Theoretical Perspectives in
Race and Ethnic Relations
JOE R. FEAGIN AND CLAIRECE BOOHER FEAGIN
In the United States, explanatory theories of racial and ethnic relations have been concerned with migration, adaptation, exploitation, stratification, and conflict. Most such theories can be roughly classified as either order theories or power-conflict theories, depending on their principal concerns. Order theories tend to accent patterns of inclusion, of the orderly integration and assimilation of particular racial and ethnic groups to a core culture and society, as in the third and fourth of the outcomes just described. The central focus is on progressive adaptation to the dominant culture and on stability in intergroup relations. Power-conflict theories give more attention to the first and fifth outcomes--to genocide and continuing hierarchy--and to the persisting inequality of the power and resource distribution associated with racial or ethnic subordination. In the United States most assimilation theories are examples of order theories. Internal colonialism theories and class-oriented neo-Marxist viewpoints are examples of power-conflict theories. There is considerable variation within these broad categories, but they do provide a starting point for our analysis.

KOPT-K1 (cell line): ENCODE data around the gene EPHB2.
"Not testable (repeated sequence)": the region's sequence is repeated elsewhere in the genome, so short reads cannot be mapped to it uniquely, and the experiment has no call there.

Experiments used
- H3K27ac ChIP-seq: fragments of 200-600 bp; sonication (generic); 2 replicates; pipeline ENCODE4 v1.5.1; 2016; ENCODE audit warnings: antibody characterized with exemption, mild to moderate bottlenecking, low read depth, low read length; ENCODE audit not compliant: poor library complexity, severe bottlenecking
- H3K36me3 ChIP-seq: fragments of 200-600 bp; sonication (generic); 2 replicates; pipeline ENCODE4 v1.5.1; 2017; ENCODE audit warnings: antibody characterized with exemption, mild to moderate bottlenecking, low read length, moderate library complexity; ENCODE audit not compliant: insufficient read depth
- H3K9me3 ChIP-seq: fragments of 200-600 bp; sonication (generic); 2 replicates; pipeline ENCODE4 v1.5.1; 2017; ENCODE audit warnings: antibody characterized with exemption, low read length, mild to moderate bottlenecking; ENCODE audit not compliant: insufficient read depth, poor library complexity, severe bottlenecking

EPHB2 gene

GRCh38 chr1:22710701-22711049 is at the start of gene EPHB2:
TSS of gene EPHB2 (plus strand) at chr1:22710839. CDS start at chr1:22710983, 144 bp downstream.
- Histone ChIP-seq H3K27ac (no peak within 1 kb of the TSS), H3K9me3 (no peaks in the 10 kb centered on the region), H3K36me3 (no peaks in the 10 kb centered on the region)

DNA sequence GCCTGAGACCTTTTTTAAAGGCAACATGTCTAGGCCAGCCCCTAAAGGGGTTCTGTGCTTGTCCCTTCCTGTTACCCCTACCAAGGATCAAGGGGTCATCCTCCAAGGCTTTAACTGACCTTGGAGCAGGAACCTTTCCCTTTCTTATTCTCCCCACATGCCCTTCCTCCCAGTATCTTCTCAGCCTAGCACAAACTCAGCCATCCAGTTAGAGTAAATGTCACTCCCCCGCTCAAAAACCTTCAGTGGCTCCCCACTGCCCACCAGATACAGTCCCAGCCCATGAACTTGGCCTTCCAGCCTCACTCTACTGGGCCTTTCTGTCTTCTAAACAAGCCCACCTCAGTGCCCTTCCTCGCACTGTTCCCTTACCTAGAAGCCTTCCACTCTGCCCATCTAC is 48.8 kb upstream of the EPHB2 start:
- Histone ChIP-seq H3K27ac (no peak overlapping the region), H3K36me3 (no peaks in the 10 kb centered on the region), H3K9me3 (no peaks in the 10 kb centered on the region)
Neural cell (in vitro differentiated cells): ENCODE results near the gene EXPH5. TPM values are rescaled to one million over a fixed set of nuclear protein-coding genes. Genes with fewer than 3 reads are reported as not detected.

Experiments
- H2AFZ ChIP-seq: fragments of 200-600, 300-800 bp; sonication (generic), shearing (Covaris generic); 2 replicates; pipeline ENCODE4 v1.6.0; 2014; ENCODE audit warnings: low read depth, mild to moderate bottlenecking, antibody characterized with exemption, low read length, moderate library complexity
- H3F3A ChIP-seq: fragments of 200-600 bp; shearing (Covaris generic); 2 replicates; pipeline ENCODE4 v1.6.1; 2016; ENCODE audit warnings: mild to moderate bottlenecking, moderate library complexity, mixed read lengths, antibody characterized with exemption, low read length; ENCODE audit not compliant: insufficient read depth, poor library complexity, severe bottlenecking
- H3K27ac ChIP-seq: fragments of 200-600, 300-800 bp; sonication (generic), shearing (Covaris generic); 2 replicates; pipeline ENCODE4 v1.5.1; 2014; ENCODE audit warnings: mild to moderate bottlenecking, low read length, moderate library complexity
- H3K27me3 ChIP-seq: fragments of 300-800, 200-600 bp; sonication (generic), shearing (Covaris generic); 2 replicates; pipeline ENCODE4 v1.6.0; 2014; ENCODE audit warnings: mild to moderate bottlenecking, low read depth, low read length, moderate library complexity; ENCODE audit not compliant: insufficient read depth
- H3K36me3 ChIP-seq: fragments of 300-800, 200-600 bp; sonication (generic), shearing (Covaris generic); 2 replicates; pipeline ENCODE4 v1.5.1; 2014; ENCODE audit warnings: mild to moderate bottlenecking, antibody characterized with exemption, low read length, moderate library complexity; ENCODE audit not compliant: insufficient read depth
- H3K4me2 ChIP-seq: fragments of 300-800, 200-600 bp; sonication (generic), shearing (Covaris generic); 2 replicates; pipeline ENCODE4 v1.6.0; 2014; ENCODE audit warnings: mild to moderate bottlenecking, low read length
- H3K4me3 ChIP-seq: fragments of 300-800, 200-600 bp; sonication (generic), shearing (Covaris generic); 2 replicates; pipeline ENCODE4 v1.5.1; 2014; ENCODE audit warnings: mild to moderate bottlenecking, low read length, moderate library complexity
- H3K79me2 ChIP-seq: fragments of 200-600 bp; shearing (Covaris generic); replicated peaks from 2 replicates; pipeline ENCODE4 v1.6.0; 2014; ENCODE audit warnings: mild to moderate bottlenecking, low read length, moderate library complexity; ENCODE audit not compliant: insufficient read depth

In the United States much social theorizing has emphasized assimilation, the more or less orderly adaptation of a migrating group to the ways and institutions of an established group. Hirschman has noted that "the assimilation perspective, broadly defined, continues to be the primary theoretical framework for sociological research on racial and ethnic inequality." The reason for this dominance, he suggests, is the "lack of convincing alternatives. 1 The English word assimilate comes from the Latin assimulare, to make similar."